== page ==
“I used to help him type his reports — he hated doing that,” she said. “He had good results with the kids. He told me that I should be a volunteer, too.”
Volunteers are highly trained, and assigned to a child for the duration of their case, which usually lasts a year or two, according to court officials. CASA volunteers conduct thorough research to provide a juvenile court judge with background to help the court make a sound decision about the child’s future. The CASA makes a recommendation on placement and services, and monitors both the case and the child until it is resolved.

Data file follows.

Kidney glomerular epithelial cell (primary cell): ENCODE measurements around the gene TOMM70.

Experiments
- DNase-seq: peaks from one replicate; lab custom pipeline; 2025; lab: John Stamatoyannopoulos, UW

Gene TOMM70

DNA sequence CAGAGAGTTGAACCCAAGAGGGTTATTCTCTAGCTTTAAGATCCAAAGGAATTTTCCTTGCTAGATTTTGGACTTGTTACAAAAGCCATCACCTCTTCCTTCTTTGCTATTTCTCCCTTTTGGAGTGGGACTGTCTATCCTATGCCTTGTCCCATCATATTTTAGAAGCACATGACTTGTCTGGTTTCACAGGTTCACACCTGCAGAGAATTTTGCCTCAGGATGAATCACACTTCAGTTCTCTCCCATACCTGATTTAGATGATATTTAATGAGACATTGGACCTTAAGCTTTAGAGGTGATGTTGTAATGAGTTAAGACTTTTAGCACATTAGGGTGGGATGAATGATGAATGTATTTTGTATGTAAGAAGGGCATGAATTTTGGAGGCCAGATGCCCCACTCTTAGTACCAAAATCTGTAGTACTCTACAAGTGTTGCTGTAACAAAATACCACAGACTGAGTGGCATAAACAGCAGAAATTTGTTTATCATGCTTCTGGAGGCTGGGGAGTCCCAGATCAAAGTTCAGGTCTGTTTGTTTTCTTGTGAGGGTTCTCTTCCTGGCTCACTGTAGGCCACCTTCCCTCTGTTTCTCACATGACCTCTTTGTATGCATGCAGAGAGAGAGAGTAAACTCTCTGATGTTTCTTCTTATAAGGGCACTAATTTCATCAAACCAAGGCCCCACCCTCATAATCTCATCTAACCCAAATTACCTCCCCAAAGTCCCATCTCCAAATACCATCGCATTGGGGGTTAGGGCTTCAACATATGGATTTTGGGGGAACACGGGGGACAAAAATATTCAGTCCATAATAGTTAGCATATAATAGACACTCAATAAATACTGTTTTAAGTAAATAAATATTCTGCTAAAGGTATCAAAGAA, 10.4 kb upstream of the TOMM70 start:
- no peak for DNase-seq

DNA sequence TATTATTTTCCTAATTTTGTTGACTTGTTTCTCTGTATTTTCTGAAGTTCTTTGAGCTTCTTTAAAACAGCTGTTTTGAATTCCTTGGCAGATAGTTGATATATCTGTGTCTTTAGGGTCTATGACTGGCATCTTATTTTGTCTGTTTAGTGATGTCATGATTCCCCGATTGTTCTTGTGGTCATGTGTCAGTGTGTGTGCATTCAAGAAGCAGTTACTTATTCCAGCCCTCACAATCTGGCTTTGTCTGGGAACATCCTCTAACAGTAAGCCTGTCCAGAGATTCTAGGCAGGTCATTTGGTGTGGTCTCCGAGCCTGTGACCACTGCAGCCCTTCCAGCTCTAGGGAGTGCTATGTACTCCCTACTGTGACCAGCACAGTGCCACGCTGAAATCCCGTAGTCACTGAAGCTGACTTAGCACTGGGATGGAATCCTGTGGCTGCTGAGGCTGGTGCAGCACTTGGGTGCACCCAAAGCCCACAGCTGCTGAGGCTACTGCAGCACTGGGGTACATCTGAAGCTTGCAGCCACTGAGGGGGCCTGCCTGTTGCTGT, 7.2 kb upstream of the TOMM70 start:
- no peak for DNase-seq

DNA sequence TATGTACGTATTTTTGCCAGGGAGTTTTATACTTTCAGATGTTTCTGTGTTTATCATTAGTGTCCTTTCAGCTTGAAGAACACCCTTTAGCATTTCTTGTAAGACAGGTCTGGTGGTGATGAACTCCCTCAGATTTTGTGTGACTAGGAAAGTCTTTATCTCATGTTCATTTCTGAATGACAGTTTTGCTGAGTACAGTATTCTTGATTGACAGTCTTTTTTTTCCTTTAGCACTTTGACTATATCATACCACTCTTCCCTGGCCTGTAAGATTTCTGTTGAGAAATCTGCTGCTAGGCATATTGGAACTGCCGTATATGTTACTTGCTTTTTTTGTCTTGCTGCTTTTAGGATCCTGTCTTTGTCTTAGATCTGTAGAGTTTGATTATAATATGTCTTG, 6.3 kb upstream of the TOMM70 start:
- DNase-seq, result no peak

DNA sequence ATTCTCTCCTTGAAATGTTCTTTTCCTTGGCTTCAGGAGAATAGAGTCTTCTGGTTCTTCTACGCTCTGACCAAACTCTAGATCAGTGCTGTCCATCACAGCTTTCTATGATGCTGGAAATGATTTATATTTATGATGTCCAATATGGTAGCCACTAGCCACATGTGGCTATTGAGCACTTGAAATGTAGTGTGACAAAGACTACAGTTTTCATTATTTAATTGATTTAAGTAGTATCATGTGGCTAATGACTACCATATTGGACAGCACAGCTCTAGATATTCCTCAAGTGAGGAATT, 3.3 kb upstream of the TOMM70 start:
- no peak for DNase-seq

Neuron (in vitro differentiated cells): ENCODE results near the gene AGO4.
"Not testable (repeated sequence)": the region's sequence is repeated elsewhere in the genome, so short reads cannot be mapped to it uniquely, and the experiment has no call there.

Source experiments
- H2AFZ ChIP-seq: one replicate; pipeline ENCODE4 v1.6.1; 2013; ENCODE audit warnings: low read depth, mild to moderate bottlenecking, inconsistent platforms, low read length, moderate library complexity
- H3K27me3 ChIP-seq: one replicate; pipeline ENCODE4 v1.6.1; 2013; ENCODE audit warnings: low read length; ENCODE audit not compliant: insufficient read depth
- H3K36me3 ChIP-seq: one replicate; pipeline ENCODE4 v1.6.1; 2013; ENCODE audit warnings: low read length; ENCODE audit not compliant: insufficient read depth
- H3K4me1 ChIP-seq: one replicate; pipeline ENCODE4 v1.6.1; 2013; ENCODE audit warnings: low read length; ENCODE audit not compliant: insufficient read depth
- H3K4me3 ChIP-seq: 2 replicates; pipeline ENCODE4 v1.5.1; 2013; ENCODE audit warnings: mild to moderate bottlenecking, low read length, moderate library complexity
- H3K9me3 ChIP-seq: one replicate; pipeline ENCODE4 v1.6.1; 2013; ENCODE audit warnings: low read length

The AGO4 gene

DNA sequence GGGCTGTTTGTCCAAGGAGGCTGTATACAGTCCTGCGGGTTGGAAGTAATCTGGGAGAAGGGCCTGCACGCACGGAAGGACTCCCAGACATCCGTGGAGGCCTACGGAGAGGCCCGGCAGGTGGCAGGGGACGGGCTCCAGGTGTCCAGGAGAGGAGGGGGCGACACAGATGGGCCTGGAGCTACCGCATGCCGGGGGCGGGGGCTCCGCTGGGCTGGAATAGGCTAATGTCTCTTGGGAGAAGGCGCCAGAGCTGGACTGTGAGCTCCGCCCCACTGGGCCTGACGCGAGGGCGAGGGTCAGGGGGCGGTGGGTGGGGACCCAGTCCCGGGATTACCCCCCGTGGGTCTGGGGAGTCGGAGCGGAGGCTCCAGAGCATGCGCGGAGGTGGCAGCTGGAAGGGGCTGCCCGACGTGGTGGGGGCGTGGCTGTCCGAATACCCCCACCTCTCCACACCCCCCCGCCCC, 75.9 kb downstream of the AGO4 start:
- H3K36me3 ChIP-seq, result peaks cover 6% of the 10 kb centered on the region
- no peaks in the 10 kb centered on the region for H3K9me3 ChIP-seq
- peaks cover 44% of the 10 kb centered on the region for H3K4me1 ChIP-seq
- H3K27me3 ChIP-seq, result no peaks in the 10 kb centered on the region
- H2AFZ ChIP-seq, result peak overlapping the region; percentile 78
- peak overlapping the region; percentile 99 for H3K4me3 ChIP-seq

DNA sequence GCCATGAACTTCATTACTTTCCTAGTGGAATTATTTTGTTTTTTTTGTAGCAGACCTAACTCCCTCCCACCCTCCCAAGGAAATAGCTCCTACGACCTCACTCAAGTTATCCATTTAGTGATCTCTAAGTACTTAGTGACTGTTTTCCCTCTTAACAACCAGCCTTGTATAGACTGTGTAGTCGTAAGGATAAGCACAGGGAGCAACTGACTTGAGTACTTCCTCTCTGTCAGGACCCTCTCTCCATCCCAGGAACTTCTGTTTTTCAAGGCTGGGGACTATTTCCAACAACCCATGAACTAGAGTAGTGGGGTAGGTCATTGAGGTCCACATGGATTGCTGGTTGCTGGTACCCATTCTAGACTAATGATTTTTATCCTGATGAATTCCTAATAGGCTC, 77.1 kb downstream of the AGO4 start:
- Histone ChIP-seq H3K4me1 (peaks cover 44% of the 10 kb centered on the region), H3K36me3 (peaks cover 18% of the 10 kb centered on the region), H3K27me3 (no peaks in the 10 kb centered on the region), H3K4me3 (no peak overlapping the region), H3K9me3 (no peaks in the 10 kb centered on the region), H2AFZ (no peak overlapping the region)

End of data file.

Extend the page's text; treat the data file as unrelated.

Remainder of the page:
Behr’s longest assigned child, and her most memorable, was a boy with special needs assigned to her when he was in third grade. Behr worked with him until he was emancipated this year at age 19.
“I worry about my assigned kids, even when the case is completed,” she said. “I wonder where some of them are today.”
Greene County Juvenile Court Judge Amy Lewis described Behr as “always very kind and respectful regardless of how she was treated. She has an even temperament, but wouldn’t back down from anything.”
Greene County Juvenile Court is currently seeking new CASA volunteers. If interested, contact the CASA office at 937-562-4040.